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Direct Observations of the Behavior of Euphausia superba and Euphausia crystallorophias (Crustacea: Euphausiacea) under Pack Ice during the Antarctic Spring of 1985

D. P. O'Brien
Journal of Crustacean Biology
Vol. 7, No. 3 (Aug., 1987), pp. 437-448
Published by: on behalf of The Crustacean Society
DOI: 10.2307/1548293
Stable URL: http://www.jstor.org/stable/1548293
Page Count: 12
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Since scans are not currently available to screen readers, please contact JSTOR User Support for access. We'll provide a PDF copy for your screen reader.
Direct Observations of the Behavior of Euphausia superba and Euphausia crystallorophias (Crustacea: Euphausiacea) under Pack Ice during the Antarctic Spring of 1985
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Abstract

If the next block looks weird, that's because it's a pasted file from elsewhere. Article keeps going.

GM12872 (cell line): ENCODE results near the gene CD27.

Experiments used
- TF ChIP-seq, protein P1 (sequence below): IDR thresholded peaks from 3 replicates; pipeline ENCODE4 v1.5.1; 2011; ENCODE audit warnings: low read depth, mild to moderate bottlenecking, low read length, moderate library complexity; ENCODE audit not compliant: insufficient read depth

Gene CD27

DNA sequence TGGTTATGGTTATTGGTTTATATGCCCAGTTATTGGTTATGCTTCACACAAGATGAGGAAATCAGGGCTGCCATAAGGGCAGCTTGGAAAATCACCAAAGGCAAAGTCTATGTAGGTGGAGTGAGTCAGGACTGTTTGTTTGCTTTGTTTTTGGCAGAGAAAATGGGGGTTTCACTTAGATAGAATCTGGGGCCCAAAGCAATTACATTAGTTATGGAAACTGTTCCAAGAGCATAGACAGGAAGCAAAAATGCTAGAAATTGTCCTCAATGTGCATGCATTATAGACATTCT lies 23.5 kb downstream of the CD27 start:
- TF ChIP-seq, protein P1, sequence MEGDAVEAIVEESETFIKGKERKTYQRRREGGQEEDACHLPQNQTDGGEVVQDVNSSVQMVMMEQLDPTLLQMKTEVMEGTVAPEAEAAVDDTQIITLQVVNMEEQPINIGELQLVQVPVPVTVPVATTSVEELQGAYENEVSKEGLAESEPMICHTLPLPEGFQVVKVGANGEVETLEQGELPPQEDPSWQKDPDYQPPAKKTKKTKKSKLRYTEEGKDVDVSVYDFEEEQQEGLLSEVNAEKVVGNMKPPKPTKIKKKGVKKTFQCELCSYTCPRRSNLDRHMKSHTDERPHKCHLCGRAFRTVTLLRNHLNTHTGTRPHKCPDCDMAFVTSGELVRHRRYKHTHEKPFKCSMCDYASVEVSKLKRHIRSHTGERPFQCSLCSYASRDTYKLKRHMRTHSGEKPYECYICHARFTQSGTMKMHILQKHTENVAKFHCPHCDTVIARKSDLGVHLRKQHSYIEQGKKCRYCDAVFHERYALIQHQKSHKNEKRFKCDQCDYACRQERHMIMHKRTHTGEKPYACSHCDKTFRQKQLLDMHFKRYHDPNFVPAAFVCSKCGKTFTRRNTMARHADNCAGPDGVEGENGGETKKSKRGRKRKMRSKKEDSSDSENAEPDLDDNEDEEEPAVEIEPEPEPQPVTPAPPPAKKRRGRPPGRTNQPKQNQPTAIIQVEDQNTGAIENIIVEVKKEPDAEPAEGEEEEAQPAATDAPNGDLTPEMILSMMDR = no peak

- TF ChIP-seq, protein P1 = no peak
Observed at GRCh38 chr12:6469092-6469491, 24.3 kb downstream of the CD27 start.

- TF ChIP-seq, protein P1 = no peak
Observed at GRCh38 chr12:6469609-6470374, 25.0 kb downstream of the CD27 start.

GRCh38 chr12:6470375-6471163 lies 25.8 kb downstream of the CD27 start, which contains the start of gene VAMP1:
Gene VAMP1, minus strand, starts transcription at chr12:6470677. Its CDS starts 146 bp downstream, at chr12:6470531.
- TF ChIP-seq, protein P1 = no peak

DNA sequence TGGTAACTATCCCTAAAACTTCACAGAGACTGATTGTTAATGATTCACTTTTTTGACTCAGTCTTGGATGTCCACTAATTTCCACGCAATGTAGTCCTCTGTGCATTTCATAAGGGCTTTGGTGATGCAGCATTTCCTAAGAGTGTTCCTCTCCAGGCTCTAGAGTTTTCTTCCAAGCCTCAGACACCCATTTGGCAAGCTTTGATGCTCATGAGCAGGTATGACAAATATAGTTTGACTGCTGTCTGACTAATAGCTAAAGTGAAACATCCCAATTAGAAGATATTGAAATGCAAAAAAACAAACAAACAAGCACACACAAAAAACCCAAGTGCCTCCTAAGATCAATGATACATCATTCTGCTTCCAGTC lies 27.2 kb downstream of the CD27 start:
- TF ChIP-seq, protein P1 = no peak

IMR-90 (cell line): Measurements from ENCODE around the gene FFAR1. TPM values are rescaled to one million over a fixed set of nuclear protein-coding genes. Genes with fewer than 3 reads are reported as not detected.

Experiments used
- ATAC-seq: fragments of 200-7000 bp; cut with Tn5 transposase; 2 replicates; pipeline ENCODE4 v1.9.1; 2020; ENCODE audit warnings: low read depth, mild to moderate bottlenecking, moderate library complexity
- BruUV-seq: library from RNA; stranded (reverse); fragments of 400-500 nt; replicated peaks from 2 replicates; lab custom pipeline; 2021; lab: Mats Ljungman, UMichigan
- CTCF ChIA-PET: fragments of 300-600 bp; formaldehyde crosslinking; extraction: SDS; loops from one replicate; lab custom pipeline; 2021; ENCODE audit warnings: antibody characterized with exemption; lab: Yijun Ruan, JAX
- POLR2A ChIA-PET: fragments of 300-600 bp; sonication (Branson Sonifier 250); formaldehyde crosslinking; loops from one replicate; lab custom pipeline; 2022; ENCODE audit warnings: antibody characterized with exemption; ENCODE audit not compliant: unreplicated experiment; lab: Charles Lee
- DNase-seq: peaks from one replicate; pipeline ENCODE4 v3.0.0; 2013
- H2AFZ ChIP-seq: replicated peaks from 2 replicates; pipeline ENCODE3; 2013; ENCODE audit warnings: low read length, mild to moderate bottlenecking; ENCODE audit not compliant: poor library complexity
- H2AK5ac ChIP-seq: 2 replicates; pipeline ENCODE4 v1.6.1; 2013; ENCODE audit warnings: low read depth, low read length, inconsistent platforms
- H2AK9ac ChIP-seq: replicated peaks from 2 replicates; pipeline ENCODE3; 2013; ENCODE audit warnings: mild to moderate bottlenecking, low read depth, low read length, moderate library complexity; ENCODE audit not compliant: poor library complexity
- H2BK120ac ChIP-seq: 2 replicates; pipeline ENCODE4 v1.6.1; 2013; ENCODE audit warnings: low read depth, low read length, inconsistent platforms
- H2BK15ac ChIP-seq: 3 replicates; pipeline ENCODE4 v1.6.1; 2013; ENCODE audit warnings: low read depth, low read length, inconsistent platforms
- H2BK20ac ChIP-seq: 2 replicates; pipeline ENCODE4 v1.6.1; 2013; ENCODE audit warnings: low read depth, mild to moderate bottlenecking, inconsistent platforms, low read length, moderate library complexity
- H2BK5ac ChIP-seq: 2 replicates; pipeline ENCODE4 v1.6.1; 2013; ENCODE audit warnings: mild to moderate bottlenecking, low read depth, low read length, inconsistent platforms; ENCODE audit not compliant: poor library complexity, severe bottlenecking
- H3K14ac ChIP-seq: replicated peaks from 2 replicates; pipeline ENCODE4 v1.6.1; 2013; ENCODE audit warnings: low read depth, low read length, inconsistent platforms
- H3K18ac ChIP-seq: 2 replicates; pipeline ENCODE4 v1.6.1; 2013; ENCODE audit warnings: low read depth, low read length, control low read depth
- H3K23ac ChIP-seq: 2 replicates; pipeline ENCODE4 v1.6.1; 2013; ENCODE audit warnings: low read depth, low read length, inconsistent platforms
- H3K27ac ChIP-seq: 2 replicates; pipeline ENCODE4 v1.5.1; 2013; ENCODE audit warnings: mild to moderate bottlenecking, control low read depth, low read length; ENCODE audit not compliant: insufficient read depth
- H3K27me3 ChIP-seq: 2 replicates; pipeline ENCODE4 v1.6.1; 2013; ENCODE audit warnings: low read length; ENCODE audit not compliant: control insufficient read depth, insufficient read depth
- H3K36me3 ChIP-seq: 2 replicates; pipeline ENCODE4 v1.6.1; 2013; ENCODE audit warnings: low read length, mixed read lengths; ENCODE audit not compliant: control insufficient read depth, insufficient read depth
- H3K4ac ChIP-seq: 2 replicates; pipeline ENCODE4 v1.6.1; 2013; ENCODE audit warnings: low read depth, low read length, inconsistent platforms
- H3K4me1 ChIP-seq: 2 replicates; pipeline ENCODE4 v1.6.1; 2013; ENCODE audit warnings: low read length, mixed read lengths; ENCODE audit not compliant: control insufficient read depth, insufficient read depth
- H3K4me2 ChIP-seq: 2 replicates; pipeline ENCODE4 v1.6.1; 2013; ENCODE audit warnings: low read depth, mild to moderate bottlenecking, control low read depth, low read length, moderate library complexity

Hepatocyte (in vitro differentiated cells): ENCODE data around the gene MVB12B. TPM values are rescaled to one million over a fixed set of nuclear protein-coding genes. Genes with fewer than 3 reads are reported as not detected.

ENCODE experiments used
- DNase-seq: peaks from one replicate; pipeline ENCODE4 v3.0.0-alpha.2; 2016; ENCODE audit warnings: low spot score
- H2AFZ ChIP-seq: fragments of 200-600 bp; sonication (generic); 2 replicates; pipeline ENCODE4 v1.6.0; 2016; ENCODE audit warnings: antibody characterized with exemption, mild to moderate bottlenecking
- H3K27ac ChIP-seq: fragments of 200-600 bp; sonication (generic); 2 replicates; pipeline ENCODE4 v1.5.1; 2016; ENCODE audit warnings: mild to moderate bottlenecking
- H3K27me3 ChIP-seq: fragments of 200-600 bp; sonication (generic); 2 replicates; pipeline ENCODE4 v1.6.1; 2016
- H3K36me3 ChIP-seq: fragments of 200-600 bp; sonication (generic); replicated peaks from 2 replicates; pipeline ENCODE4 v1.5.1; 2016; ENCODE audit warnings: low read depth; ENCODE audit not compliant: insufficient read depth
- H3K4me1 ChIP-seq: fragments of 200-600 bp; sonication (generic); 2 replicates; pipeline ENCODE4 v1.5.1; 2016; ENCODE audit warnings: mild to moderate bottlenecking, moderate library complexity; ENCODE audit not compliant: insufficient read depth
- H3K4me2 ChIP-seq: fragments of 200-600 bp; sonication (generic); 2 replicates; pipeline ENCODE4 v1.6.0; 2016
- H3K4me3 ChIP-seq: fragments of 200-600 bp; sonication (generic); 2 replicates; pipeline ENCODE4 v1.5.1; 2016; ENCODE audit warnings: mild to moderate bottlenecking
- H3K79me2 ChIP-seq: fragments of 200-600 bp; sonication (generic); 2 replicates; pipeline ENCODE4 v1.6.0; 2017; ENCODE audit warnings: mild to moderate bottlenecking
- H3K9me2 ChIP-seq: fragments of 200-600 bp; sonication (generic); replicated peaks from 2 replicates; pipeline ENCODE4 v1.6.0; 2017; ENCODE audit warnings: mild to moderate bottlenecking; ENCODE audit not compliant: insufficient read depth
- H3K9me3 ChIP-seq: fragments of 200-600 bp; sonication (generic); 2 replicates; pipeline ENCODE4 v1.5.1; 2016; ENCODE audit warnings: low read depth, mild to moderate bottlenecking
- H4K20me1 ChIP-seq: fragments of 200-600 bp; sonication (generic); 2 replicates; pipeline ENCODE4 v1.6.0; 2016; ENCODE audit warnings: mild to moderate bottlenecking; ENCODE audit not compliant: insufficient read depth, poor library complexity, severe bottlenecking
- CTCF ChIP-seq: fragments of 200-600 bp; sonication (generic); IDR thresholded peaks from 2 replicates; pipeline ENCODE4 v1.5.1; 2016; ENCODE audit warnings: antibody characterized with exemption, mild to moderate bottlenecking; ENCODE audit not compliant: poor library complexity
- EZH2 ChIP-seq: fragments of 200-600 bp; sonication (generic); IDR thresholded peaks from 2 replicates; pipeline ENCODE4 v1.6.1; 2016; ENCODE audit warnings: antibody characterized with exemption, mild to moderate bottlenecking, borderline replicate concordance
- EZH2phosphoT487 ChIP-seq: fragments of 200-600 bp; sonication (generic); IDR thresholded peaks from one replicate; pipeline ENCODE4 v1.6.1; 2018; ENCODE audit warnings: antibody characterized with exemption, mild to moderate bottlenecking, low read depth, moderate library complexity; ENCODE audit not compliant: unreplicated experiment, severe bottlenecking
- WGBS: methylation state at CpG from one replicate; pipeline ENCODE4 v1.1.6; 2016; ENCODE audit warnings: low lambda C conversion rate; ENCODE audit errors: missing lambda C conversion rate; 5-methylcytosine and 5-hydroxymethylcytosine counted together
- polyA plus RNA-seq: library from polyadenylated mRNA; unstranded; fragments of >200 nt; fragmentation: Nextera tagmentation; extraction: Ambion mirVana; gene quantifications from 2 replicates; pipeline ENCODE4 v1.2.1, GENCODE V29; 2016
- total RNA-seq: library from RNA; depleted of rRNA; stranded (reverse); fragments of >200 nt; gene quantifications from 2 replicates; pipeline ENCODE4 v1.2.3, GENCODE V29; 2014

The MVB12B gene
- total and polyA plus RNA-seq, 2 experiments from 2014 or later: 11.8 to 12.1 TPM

Direct field observations using SCUBA were made of Euphausia superba and Euphausia crystallorophias under the pack ice off Enderby Land, and aspects of their behavior were recorded using still, video, and cine photography. Swarms of E. superba were generally composed of 20-50 individuals (range 5-1,000), of which >90% were seen feeding on algae growing on the undersurface of the ice. Euphausia crystallorophias formed larger swarms that occupied the region approximately 1-5 below the ice. Preliminary fecal and ice algal composition analyses indicate that E. superba feeds selectively on certain species of epontic algae and that the two euphausiid species do not compete directly for the same food source under the ice. Although a range of escape responses was displayed by both species, E. superba reacted generally with an individual back-flip response and E. crystallorophias with a coordinated pleopod swimming response. The adaptive significance of the range of responses in relation to swarm size and density and the proximity of the predator/disturbance is discussed by O'Brien (1987). Data from echo soundings combined with high resolution video images, obtained by lowering a camera into the scattering layer beneath the ship, revealed that adult E. crystallorophias undertake vertical migration at this time of the year. However, evidence from a night dive suggested that swarms of juveniles and subadults did not migrate, but maintained their daytime distribution under the ice during darkness. Swarm formation and maintenance at this time of year are discussed in relation to feeding behavior in E. superba.

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